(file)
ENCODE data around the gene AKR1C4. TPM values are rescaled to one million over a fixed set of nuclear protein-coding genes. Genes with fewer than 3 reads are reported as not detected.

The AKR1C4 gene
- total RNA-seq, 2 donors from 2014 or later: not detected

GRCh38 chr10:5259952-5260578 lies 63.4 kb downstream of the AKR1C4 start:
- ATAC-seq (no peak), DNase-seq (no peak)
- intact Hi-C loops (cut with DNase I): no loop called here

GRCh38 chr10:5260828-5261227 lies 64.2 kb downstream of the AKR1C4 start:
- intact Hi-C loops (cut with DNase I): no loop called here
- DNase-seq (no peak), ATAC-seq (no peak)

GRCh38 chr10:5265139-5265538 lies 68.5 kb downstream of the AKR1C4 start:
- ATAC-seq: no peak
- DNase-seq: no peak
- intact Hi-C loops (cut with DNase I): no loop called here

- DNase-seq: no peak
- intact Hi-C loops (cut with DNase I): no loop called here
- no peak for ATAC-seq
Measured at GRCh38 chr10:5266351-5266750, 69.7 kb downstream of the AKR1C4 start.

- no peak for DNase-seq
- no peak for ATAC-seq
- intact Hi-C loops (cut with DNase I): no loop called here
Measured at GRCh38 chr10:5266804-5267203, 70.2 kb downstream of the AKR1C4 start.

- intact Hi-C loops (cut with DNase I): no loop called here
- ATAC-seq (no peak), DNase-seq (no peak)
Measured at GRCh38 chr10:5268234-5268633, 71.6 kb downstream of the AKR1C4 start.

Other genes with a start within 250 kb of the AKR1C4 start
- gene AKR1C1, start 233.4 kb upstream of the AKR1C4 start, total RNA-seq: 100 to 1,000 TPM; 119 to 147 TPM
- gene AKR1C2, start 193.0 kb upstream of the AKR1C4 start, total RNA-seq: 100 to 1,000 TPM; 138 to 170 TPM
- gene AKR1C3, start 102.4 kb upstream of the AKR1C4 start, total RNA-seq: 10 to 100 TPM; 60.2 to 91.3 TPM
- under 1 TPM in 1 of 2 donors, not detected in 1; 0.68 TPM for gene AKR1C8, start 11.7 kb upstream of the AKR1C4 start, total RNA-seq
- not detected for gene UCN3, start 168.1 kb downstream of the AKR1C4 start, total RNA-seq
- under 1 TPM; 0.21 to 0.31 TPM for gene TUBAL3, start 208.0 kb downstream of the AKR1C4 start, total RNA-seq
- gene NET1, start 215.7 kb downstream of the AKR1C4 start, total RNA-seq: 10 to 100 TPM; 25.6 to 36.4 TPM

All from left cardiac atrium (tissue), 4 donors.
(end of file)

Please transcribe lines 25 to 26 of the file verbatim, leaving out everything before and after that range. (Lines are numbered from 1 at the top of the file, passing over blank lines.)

Other genes with a start within 250 kb of the AKR1C4 start
- gene AKR1C1, start 233.4 kb upstream of the AKR1C4 start, total RNA-seq: 100 to 1,000 TPM; 119 to 147 TPM